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Monthly Archives: December 2018

Collected Poems Volume 1 by Peter Riley (Shearsman Books)

Collected Poems Volume 1 by Peter Riley (Shearsman Books)

Peter Riley’s two volumes of Collected Poems weighs in at about 1200 pages and they need to be reviewed. There is no way that a short piece here can do justice to the wealth of this work and so I shall write three or four reviews covering the chronological development of a poet whose voice is a labour of “calm close attention” (‘All Saints’, a short prose piece from the opening section of Volume 1, pieces written in London between 1962 and 1965). When I gave a Paper at a Conference in Birkbeck devoted to Riley’s work I focused on his editing of the magazine Collection. The Paper was written up for PN Review 207, some six years ago and it began rather mischievously. Now that we can see more fully the quality of Riley’s early work from the Sixties I wish to repeat that mischief by beginning with a quotation which will set the scene and trust that this will prove to be in no way contentious:

“For a time young poets of very different backgrounds and temperament may feel themselves, or be felt by critics, to be working along similar lines. Though its long-term consequence necessarily remains unclear, such a shift of sensibility has taken place very recently in British poetry. It follows a stretch, occupying much of the 1960s and 70s, when very little—in England at any rate—seemed to be happening…”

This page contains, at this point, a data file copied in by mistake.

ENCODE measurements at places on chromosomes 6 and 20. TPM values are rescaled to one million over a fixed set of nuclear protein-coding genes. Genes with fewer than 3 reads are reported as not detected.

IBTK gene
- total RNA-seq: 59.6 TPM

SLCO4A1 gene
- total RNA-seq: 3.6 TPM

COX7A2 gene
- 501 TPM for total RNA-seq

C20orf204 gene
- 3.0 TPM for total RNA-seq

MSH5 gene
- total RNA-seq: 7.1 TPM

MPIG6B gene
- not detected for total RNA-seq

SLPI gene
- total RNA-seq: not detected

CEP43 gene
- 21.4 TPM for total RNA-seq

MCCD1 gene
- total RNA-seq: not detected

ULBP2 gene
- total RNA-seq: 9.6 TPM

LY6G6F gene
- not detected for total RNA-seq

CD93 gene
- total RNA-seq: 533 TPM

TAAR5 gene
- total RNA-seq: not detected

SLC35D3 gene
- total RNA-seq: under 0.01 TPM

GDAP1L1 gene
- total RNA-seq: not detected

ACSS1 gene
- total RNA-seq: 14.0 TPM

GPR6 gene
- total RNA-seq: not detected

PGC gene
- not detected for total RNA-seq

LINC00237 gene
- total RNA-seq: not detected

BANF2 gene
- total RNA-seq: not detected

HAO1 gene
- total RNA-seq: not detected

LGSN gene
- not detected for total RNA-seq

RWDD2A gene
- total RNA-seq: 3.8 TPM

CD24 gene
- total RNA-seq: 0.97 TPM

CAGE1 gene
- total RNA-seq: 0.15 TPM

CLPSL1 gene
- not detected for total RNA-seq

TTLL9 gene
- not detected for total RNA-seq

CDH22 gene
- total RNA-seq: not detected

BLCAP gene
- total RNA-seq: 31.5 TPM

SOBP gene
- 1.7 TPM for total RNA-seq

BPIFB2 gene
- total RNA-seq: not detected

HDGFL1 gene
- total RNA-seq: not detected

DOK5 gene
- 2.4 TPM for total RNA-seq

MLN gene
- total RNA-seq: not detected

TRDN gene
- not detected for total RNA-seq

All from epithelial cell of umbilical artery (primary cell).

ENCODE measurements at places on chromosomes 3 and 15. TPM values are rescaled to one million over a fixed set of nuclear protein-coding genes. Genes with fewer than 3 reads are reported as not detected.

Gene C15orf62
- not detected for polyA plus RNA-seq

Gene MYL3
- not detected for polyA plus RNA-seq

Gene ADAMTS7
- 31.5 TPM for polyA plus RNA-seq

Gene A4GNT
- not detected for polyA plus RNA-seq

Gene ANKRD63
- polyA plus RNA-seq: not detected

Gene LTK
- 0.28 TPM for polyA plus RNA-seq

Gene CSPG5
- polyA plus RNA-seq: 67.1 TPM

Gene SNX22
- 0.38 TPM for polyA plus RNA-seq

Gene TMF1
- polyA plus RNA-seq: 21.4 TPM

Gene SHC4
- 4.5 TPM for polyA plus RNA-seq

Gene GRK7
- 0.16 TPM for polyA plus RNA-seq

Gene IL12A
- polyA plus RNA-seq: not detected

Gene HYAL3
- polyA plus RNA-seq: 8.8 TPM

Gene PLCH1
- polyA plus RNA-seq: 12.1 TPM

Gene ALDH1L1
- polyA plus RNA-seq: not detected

The quotation comes of course from a very reliable source: a Poet Laureate, a highly successful journalist and a highly competitive and long-standing publishing firm: The Penguin Book of Contemporary Poetry edited by Blake Morrison and Andrew Motion. And so it’s official: “very little seemed to be happening” in the 60s and 70s and this reminds me of the mischievous title of a splendid little journal founded by Anthony Barnett in 1966, Nothing Doing in London. There were only two issues of that beautifully produced item but they contained work by Andrew Crozier, Edmond Jabès, George Oppen, Tom Pickard, Samuel Beckett and Nick Totton: nothing indeed happening very much at all!